Who Moved the Sand Bar?

It is not necessary to change. Survival is not mandatory.” – W. Edwards Deming

 

The journey continues. 

We scoot out of Port O' Conner early. 

We know we have a longish leg ahead of us and the weather is still icky, we are still in the ditch, and we are starting to pile up a bit of laundry and need supplies.

Remember, at this point we have not seen sunshine since two days before leaving Kemah, and we are feeling it.

This is not how October on the Texas coast should feel. 

My skin has erupted into full blown teenage angst acne. It is making me miserable.

The currents are again in our favor but less wind. The skies look like they could open up, but all we actually get is some sprinkles.

The first time we run aground, we come to an area where they are dredging. I am most unfortunately at the helm when we come into the bay and there are  4 sets of channel markers. 

I'm trying to watch the charts, but they don't match what I am seeing and Robert is also giving instructions.

I hit bottom. 

I can't really say what transpired next.

I have learned to do an inner chant when these things happen, and keep myself calm.

After about 45 minutes of trying to manuever out, I went down below to get the Boat USA number, as we would not see a tide change for 6 hours and were making no progress.

Then I hear him yell, "we're off"!!

Note to self, next time, when this kind of confusing situation appears, give Captain the helm. 

We proceed. Moods not very good.

Uneventful.... until I call the Marina to let them know we are close asking for a guide in:

Asking for:

Markers? Hmm no I dont know

Longitude and latitude?

She gives me some numbers that can't exist

Ok. Where are you in relation to the water tower?

To the left!

The left facing it?

Um...not sure.

So... here's the deal.... and believe me, we have run into this a shocking amount of times. 

EVERY marina employee that answers the phone should be able to clearly give a sailboat directions via water to the marina.

Period.

I had a gal in Florida tell me what highway they were on. I don't give a rat's ass. My vessel can't enter your marina via the highway.

She had to go get a manager while my cell signal wavered in and out.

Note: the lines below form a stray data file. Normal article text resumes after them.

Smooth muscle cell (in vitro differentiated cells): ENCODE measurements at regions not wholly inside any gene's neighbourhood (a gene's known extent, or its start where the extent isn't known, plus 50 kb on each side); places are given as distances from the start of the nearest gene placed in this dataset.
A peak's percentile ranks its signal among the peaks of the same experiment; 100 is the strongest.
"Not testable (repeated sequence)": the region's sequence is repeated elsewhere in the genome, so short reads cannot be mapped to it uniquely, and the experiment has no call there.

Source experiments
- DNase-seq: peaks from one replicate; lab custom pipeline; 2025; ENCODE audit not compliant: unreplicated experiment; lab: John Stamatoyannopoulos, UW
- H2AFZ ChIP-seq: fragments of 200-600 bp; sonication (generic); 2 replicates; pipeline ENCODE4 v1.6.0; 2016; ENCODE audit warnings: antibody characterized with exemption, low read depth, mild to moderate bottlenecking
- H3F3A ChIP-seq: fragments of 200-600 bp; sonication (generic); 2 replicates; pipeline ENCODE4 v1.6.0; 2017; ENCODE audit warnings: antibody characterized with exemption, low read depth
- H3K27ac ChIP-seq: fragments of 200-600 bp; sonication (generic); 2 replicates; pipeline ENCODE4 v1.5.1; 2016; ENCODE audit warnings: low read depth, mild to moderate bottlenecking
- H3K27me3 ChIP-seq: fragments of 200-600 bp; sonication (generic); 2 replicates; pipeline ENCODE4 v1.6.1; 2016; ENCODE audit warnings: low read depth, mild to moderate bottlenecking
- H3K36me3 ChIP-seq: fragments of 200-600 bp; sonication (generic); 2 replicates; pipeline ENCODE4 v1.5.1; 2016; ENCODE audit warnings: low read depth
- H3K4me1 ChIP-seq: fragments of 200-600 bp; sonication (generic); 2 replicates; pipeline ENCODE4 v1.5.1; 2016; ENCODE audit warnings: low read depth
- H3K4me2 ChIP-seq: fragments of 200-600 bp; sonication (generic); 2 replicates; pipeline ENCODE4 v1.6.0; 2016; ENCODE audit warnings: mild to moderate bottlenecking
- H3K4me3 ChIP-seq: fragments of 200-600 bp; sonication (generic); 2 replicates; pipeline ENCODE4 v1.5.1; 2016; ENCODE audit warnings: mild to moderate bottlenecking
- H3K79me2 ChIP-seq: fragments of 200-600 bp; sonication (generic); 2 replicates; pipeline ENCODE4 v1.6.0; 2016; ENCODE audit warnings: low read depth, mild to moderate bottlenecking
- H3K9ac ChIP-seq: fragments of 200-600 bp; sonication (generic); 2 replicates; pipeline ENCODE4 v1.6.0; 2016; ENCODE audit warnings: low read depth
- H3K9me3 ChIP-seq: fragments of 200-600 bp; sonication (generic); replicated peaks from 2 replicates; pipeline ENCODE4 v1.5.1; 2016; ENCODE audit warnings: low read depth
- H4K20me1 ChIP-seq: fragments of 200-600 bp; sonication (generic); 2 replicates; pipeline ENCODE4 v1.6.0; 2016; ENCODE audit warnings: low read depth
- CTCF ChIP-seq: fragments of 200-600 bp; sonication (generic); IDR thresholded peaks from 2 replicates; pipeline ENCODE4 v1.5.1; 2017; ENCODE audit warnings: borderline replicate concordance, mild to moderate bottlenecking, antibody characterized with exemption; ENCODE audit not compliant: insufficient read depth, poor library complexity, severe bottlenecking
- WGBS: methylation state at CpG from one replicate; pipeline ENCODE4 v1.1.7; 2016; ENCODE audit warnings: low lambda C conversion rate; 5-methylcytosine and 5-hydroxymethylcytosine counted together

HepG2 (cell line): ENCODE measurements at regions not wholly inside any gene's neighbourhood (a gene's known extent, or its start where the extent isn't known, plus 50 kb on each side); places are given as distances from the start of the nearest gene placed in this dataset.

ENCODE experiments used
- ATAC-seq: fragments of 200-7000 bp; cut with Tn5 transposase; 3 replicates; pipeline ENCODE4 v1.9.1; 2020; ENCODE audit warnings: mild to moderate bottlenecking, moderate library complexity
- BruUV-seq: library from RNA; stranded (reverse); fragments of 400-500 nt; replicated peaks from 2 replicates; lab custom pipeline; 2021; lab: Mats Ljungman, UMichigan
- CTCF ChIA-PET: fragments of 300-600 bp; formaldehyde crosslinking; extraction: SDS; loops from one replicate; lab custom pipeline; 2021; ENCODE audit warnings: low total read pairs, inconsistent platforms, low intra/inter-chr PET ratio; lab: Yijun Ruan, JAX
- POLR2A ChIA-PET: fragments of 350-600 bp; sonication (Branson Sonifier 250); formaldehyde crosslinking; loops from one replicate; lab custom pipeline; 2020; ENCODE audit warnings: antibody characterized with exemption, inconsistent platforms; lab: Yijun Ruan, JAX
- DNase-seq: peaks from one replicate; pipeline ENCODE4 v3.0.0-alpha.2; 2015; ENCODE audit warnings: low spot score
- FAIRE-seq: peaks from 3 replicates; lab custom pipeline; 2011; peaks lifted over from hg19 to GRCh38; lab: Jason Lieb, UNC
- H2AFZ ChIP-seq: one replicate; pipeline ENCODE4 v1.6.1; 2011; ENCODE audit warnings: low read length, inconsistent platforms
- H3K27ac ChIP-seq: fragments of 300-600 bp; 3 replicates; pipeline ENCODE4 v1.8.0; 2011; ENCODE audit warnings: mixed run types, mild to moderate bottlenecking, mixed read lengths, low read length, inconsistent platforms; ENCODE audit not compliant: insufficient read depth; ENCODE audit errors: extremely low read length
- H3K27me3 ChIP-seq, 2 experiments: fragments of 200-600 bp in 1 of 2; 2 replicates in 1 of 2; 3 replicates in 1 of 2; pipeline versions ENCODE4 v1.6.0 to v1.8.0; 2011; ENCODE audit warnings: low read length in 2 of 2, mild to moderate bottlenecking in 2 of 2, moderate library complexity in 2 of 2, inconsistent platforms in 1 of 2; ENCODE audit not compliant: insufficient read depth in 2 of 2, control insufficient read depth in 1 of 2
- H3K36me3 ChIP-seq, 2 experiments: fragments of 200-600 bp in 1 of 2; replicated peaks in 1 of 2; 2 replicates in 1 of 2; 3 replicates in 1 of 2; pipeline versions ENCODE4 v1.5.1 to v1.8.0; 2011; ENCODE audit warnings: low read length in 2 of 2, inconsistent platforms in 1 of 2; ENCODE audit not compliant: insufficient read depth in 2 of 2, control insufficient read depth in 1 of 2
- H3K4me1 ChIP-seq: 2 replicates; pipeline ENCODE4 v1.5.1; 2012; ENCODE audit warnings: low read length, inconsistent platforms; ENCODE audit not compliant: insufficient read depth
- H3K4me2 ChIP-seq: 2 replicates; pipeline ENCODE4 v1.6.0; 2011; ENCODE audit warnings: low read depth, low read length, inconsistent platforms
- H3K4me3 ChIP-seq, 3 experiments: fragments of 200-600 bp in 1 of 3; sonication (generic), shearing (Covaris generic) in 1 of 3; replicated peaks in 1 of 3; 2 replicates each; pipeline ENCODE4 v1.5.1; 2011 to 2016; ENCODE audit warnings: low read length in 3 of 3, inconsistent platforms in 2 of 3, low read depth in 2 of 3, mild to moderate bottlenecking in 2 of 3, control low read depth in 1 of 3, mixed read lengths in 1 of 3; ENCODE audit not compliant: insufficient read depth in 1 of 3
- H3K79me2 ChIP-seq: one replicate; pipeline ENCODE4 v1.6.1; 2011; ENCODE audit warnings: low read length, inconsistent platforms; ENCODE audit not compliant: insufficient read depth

To give me directions. To the marina via water.

So, we found the grey buildings that she described.

We see the slips, but when we try to take the cut, we hit bottom. Robert is at the helm. 

He backs off, I call them again, the same person still can't tell us how to get in.

She goes to find someone again, who tells us to go back out to the channel, which we try to do..hitting a sand bar.

By this time, its 5 o'clock, and we are very grumpy.

And I don't blame the girl, I blame her manager.

And I'm not even going to name the marina because...they just opened up again after Harvey. You just can't stay mad at people that have been through that.

We manage to work off the sand bar. And barely squeeze through a tiny channel back to a slip. But when I call the office to get a key or codes to the facilities, I just get a recording, because, they are closed. Multiple tries, some wrong numbers and confusion, then thats when we realise we are not even in the Marina we thought we were in!

We are both so worn out that we just eat a simple meal and crash. 

The next day I called and spoke to an apologetic manager who agreed we should move ...she said they really weren't ready for transients and discounted the rate. We never even bothered to plug the boat in. (The advertised laundry facilities weren't open yet)

By 9 am we have a new slip secured at Fulton Harbor, and miracle of miracles, the sun is burning off the clouds at last!

We are almost giddy when we tie up. 

Sunshine!

Never mind that the slip we are supposed to take has a boat in it; when we call again, they tell us to take any empty slip. And we snag an end slip with unobstructed views of the harbor.

All running aground mostly forgotten,

we proceed to check out our new surroundings.

And it's good.

Next time, I will tell ya'll about Rockport.

Good night, Texas.